The Mythology of Affluence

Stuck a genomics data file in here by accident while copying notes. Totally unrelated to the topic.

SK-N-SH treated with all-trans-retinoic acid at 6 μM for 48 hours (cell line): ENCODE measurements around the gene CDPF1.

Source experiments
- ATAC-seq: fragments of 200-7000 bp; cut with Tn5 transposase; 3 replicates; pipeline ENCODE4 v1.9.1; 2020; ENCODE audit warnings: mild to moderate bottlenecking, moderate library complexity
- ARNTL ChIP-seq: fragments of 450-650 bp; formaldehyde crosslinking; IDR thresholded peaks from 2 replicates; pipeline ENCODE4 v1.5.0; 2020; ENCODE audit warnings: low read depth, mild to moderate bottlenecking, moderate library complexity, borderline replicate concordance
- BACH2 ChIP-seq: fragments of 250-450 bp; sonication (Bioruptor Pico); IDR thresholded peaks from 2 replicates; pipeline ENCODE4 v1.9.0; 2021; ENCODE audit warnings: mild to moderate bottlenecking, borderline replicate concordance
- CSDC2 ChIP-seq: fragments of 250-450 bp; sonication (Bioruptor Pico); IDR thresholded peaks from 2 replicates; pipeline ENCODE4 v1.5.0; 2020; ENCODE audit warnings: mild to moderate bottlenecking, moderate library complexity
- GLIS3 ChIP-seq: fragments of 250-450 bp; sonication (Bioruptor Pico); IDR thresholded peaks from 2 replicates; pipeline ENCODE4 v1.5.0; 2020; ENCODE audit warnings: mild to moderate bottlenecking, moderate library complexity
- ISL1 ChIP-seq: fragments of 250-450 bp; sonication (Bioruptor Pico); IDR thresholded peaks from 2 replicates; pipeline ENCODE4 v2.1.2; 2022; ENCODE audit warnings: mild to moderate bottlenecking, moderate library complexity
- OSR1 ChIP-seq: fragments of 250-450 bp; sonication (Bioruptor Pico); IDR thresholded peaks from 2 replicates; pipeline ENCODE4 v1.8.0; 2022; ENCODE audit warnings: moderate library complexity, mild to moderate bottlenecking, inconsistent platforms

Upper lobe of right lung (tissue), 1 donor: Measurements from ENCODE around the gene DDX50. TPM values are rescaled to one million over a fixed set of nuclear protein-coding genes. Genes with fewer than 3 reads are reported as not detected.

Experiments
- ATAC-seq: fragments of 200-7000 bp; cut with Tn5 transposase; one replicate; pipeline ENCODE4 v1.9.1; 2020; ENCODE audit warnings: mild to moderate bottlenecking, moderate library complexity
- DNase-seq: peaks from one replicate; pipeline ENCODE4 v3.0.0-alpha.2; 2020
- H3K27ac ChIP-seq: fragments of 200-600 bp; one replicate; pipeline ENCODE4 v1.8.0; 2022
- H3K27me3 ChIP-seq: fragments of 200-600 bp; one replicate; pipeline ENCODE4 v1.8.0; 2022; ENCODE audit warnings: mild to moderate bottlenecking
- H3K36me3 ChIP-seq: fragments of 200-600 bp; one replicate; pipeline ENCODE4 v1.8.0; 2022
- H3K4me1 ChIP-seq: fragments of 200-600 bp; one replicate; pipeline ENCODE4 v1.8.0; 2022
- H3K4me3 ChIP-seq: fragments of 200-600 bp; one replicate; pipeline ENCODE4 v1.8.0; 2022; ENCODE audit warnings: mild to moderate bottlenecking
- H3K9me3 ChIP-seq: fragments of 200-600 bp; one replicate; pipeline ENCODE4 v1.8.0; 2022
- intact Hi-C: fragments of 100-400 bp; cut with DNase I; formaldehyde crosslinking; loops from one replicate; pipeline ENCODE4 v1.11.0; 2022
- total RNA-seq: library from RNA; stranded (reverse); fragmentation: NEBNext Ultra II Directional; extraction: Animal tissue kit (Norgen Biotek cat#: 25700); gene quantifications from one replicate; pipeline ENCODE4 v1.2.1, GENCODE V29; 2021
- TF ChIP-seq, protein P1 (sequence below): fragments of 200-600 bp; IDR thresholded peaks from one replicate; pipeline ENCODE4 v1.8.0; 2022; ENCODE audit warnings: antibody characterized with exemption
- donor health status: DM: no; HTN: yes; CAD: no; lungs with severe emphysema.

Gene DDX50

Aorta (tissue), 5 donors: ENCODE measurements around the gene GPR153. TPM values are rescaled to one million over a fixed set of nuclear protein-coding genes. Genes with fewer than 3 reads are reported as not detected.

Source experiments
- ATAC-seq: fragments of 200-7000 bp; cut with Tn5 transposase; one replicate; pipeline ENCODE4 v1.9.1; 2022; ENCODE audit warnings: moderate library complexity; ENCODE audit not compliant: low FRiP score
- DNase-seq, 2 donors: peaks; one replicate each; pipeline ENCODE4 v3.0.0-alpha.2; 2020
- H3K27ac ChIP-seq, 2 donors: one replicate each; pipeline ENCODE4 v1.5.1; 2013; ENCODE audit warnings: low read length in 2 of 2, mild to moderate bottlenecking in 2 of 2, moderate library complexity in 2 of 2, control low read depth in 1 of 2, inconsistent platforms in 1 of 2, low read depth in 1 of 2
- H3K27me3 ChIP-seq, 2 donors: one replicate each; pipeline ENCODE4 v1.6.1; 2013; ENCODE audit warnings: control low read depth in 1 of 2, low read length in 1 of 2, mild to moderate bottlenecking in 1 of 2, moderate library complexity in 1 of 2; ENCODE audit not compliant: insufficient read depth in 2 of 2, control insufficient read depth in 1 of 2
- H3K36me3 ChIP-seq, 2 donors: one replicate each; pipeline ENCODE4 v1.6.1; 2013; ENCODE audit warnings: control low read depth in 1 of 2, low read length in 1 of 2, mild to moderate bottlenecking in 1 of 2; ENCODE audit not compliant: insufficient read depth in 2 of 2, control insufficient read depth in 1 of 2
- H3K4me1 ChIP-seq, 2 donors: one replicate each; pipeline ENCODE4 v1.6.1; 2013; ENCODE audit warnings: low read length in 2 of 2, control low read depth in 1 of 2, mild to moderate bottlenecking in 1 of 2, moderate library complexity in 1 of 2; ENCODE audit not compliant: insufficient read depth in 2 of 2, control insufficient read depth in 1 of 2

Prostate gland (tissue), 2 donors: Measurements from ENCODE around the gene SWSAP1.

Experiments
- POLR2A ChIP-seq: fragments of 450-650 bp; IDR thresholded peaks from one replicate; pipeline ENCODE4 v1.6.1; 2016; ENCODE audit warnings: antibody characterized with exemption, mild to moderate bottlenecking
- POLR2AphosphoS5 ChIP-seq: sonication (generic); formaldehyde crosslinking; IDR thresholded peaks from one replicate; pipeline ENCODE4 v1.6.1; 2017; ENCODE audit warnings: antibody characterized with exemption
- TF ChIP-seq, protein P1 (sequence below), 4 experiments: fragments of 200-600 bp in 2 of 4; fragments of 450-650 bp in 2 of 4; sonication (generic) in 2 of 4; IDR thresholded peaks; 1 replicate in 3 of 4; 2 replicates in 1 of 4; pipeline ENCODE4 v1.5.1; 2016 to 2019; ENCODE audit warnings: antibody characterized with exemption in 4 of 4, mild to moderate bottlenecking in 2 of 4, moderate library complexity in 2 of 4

The practising economist cannot help observing that one book dominates the intelligent layman’s view of contemporary economics. That book is J. K. Galbraith’s The Affluent Society. Thanks to Professor Galbraith, it is now ‘radical’ to contend that, since the 1950’s, Western governments have sacrificed balance and stability to growth for its own sake; that growth is to blame for a falling share of Government activity in the national total; and that the relentless pressure of tedious manual labour, the production and advertisement of trivia, inflation, inequality, materialism and most other social evils result from our frantic search for affluence. Galbraith has done for growth what Pound sought to do for usury. And Galbraith blames, not self-interest or political pressures, but outmoded economic theories. [*] I am grateful to Professor Barry Supple of the University of Sussex, for most helpful comments on an earlier draft of this paper, and to Mr Robin Blackburn for suggesting some important clarifications. Neither person is committed to any errors, or to the views expressed.
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